Don’t turn a deaf ear when I call you, God.
If all I get from you is deafening silence,
I’d be better off in the Black Hole.
A couple of weeks ago, I had an opportunity to listen to some fantastic speakers at the Festival of Faith and Writing held at Calvin University. It was intense and busy and exhausting–but only because the planning committee did such a great job. Everything from the welcome to the graphics was brilliant. Their next conference is in 2016, and I suspect I will be there.
A lot was going on that week. I’d gotten word that a contest piece I wrote didn’t get on the short-list. I never expected to win, because all of this is still new to me. So that news wasn’t a surprise and yet it jiggled the “you’re-not-good-enough” gene. I also received valuable comments on my manuscript from someone in the target group. Most of it was positive, but do you think that was what I focused on? Not at first. The “you’re-not-good-enough” gene got niggled again. I didn’t allow myself to dwell there though. I had been brave enough to put it out there. I can be brave enough to fix what’s wrong in my story. I’m grateful for both experiences.
Anne Lamott was a keynote speaker. As it happens, she was in a state of mourning because she’d spent the previous day sitting with family at a funeral home. Her speech was a little disjointed but she is well-loved and no one cared. There were many good nuggets. The best one? When people are hurting, show up. Just show up.
The next day, I listened to Shannon Huffman Polson speak. She is a captivating speaker. She spoke frankly and honestly about retracing her parents’ final days in Alaska. Her memoir, North of Hope, talks not only about their death, but her journey towards healing. And there were moments as she spoke about her father where intense grief flickered across her eyes as she remembered. I saw her laugh with someone who knew them, heard her say “yes, my Dad would be proud.” Opposite sides of remembering–pain on one side, joy on the other.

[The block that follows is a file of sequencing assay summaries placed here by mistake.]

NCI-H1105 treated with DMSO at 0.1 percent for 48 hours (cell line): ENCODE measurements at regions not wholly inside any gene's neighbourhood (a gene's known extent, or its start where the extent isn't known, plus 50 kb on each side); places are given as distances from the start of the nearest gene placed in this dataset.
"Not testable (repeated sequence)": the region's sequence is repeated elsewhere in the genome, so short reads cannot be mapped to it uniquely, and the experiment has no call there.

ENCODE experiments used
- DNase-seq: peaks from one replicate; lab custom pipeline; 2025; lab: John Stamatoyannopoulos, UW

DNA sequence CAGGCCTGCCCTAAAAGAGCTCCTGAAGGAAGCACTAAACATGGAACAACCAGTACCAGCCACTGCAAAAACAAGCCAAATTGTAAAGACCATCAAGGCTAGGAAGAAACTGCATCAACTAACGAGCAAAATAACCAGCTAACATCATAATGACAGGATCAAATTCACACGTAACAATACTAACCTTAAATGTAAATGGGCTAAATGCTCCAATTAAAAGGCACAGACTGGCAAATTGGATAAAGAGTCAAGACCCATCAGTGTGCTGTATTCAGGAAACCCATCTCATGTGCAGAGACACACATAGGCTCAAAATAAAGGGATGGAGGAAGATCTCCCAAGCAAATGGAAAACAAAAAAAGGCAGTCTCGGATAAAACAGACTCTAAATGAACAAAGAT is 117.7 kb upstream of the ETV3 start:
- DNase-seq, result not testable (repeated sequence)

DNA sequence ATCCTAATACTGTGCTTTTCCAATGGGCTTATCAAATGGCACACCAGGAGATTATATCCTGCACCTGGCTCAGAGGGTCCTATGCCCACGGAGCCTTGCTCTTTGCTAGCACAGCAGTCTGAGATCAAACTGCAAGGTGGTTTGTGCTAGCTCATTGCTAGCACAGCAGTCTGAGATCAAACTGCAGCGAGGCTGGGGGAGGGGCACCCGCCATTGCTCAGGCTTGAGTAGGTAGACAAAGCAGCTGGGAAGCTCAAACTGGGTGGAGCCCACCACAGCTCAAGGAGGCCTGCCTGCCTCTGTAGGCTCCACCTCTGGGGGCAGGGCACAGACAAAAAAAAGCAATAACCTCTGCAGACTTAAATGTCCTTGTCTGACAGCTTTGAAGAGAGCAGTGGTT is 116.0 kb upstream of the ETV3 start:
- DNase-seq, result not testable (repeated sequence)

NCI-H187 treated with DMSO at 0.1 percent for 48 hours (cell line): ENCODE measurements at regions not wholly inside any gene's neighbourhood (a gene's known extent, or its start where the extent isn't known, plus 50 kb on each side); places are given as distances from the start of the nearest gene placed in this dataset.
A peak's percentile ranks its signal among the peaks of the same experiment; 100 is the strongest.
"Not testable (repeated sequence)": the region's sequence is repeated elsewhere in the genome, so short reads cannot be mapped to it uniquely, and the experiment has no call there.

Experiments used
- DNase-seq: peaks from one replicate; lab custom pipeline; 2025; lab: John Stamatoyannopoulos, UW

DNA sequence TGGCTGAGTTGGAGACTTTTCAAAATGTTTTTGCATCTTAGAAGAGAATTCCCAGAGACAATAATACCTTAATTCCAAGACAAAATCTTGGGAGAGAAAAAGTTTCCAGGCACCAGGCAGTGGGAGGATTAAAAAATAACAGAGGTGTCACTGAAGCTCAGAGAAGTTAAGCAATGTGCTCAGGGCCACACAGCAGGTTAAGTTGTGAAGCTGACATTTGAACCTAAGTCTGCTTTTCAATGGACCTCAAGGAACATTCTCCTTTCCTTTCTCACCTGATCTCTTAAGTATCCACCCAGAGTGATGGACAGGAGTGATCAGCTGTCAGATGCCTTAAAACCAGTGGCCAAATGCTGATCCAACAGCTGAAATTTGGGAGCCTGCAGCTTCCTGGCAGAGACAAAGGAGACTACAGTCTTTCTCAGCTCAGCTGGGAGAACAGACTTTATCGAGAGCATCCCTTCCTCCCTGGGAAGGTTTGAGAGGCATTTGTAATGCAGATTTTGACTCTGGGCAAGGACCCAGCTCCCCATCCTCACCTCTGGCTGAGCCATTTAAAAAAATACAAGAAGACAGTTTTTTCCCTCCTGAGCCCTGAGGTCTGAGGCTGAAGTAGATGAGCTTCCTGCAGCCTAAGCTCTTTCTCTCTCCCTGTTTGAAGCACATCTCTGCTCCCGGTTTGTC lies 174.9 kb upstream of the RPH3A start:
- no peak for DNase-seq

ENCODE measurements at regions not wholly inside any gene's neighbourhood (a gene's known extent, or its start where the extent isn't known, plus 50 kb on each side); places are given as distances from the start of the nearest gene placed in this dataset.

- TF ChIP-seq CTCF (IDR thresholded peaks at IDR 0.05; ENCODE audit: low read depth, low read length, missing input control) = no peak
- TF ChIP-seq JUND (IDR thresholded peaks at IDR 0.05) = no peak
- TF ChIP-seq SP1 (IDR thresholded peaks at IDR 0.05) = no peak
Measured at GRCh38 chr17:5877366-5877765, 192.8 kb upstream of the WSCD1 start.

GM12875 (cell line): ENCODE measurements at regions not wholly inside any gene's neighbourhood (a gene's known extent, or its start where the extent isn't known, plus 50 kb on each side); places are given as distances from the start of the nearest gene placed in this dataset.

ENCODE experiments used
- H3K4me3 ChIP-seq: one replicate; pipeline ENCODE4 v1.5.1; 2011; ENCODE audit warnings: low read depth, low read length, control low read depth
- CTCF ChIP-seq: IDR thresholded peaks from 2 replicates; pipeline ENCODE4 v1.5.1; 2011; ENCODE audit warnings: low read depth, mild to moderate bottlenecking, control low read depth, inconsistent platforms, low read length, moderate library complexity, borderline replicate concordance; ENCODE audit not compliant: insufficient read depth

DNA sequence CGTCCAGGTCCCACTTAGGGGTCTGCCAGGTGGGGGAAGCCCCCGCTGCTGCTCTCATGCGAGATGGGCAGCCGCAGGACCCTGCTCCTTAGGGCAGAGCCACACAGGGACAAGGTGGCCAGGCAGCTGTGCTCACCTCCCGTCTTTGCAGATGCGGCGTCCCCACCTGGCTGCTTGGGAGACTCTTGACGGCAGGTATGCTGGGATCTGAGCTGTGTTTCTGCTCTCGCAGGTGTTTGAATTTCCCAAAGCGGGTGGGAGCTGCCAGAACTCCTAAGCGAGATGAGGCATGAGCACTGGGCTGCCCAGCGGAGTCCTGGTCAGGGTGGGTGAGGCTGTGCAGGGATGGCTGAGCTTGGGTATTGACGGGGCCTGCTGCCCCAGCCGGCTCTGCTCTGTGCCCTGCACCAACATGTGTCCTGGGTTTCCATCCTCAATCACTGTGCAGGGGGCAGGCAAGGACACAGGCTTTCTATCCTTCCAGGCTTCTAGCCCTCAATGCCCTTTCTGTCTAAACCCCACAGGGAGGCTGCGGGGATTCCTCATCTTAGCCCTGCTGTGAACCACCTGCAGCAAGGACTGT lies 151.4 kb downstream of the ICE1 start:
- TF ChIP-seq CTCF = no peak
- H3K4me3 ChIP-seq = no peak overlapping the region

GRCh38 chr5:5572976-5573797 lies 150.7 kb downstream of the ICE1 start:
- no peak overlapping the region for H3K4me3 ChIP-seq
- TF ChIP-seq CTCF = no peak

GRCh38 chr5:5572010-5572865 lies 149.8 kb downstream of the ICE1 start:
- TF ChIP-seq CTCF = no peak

Shannon spoke about the need to reclaim lament. It’s a necessary, convoluted thing. Lament means being brave enough to throw out our broken-heart songs to God, those thoughts that are not always socially acceptable but are naked and true. It’s like a boomerang, she said. Throw it out and wait for hope glimmering on its blades as it returns. If you don’t see it the first time, throw the boomerang again. It will always come back. And hope is there, though sometimes challenging to see. We are taught often that it’s time to ‘get-over’ something, when in fact we never do. Not really. We learn to live with it. Sometimes we grow from it, and always we are changed by it.
I wanted to speak to her afterwards, to tell her that her words touched me, but when it was my turn to thank her, I couldn’t speak. That’s rare for me, unable to control my emotions, unable to choke out any words. I was surprised by a wave of grief. It was intense. It was as though two big fists grabbed my middle and violently twisted in opposite directions. Thoughts of my nephew, who died by suicide, invaded. Thoughts of my sister and niece and other nephew who struggle to survive his death assaulted me. But it wasn’t just that. There have been some other significant losses for me in the last few years, and for those moments, it was all too much.
Shannon couldn’t have been more gracious, and I’m thankful for that. In a session the next day, Shannon spoke on a panel with Andrew Krivak about how loss can illuminate hope. We inherit loss, so why don’t we embrace it? We have sadness, so why are we so afraid of it?
As a society, we tend towards minimizing the need to lament. I’ve been guilty of that myself. I don’t like feeling those feelings, and yet pushing them away has never helped me. It’s better to feel what I feel in a manner that is honest and true, and trust that God can handle it. That he’ll help me handle it too.
Perhaps the one thing that mattered most to me is this question: Will I cling to the shadows? Or will I look for redemptive light. I know what I want to do. I also know it’s not always where I am.
Where are you today? Clinging to the shadows? Or clinging to the light?